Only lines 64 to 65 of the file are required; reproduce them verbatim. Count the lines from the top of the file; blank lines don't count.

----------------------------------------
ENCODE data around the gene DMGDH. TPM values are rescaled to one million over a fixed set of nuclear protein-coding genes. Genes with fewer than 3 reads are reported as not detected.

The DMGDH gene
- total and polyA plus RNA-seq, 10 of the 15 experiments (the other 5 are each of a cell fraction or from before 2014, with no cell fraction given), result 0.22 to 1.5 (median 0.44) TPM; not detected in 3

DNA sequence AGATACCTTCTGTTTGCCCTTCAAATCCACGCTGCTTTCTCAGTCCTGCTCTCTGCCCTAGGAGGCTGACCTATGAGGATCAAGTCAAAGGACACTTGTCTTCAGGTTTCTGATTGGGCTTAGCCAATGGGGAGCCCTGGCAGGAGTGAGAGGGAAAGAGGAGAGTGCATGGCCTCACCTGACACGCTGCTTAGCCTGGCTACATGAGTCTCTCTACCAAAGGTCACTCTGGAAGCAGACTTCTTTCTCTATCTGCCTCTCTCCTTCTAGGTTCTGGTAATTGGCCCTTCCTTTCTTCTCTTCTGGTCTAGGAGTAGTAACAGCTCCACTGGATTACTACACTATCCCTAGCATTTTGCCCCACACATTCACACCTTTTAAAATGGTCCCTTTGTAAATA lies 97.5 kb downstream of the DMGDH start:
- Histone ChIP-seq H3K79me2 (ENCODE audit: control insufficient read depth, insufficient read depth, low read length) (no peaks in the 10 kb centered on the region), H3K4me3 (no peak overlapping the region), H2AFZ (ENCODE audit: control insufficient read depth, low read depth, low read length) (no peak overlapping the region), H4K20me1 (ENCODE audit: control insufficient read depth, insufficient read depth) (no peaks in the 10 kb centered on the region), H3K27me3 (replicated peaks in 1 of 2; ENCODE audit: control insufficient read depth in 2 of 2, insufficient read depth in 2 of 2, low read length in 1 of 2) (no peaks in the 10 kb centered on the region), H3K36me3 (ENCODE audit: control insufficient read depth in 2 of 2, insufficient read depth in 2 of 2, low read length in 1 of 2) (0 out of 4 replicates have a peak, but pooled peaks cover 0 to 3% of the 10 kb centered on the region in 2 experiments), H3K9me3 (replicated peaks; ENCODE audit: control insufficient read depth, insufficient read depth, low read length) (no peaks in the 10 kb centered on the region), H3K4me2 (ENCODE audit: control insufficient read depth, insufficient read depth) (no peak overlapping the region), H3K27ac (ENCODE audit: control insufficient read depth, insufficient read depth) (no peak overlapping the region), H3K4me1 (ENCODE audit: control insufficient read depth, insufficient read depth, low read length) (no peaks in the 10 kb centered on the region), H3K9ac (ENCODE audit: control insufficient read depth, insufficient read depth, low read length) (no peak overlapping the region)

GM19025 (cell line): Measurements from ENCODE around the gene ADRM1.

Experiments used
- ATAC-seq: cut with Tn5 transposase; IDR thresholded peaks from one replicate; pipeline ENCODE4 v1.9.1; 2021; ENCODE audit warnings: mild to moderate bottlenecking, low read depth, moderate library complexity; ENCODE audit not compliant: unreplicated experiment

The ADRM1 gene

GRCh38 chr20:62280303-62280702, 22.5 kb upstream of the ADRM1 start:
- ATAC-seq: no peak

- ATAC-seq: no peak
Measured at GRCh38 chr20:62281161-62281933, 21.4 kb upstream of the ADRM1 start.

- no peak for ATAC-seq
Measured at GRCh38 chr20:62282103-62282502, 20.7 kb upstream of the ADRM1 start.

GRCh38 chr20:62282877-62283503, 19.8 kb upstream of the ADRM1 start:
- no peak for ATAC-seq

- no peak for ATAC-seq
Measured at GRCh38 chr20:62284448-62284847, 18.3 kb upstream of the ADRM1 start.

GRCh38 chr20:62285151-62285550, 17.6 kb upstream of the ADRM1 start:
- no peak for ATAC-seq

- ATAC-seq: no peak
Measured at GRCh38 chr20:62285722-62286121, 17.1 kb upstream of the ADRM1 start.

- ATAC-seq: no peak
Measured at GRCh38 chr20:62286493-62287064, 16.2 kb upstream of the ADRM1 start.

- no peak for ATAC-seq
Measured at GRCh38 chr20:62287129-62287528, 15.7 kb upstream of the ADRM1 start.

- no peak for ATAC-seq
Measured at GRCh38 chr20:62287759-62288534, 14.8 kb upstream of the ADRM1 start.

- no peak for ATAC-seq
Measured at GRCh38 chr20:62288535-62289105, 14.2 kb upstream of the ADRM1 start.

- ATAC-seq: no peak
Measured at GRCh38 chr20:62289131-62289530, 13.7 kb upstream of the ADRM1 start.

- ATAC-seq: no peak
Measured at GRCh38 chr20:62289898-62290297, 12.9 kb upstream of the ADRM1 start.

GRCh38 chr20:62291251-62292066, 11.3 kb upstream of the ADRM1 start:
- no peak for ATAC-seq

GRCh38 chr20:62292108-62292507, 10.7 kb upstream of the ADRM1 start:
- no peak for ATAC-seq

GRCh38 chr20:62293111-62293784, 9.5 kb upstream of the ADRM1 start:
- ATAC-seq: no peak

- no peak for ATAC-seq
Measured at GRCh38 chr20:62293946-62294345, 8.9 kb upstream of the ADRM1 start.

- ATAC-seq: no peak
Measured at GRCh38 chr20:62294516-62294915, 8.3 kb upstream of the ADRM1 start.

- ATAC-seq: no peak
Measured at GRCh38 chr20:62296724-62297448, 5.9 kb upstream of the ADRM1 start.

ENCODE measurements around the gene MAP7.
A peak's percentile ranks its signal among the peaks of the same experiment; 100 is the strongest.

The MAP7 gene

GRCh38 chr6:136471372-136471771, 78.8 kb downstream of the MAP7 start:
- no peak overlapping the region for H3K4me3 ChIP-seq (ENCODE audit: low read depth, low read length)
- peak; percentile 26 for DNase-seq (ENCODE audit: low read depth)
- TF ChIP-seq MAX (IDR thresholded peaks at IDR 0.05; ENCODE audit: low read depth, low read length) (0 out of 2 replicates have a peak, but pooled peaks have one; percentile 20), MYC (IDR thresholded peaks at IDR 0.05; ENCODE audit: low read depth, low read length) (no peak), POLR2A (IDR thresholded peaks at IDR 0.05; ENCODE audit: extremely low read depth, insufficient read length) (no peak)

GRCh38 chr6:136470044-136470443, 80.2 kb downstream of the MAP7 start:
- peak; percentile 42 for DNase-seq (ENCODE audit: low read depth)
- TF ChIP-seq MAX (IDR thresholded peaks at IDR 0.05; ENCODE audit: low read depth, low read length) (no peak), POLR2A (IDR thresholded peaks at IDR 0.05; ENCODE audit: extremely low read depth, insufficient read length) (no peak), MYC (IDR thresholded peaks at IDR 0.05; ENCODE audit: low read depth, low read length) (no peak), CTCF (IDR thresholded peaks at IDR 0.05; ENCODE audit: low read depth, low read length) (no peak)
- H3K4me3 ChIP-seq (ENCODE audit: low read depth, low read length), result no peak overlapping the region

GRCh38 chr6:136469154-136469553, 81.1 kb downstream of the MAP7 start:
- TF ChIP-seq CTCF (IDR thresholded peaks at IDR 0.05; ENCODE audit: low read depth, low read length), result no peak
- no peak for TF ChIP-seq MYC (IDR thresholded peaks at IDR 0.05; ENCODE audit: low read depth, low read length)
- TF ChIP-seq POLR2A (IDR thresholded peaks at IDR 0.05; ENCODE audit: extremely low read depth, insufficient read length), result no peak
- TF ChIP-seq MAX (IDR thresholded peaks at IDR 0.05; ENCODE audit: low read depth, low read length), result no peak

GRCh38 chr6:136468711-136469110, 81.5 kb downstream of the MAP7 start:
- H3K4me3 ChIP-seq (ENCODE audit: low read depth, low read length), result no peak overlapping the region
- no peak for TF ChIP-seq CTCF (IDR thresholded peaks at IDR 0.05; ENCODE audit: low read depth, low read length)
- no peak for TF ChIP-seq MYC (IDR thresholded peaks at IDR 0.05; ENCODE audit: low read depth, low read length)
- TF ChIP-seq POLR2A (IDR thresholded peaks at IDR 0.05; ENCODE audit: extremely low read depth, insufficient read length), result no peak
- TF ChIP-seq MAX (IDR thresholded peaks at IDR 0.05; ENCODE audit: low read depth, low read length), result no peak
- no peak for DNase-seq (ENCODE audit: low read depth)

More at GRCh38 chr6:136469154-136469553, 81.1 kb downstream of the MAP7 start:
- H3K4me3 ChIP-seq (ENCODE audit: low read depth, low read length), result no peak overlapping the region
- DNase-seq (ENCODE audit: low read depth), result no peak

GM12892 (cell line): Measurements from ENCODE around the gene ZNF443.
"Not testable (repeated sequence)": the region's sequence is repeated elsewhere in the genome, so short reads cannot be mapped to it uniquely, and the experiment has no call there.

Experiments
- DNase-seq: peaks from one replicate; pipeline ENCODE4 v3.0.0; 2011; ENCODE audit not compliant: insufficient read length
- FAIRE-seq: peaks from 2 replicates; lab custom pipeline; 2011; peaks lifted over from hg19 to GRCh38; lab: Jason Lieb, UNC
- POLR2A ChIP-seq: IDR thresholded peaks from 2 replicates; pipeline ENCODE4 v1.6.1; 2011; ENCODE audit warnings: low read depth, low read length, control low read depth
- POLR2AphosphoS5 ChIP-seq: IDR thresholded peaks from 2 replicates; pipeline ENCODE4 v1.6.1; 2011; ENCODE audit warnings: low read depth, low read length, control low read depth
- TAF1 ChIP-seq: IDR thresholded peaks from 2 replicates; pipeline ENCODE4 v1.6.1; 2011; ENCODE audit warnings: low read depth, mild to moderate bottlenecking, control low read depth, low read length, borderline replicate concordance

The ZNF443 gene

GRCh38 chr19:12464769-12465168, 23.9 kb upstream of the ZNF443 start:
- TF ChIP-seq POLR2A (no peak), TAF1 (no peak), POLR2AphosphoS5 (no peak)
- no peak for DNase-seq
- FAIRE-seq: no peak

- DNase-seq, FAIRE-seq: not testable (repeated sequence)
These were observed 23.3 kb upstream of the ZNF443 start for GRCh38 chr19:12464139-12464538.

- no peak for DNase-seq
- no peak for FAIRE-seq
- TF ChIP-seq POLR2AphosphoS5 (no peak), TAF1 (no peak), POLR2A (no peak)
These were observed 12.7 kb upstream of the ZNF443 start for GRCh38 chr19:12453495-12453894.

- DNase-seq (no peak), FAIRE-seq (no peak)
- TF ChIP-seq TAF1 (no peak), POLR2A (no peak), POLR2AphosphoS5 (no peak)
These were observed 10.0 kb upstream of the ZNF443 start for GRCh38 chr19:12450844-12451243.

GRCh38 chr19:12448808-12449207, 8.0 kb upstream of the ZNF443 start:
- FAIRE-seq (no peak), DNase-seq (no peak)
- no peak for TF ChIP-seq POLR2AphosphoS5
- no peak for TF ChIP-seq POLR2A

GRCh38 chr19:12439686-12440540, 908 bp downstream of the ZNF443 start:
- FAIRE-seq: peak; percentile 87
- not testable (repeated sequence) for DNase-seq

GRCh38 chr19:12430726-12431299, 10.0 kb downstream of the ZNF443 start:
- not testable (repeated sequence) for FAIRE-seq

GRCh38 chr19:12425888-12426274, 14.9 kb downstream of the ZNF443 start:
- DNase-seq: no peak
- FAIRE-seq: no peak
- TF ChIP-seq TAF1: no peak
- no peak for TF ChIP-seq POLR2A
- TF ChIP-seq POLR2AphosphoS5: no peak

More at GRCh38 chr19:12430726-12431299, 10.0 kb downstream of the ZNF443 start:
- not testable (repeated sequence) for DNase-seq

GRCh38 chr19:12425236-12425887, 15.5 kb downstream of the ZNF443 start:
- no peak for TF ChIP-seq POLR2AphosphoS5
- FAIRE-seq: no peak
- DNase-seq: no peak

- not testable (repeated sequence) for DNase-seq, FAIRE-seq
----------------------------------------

GRCh38 chr6:136468711-136469110, 81.5 kb downstream of the MAP7 start:
- H3K4me3 ChIP-seq (ENCODE audit: low read depth, low read length), result no peak overlapping the region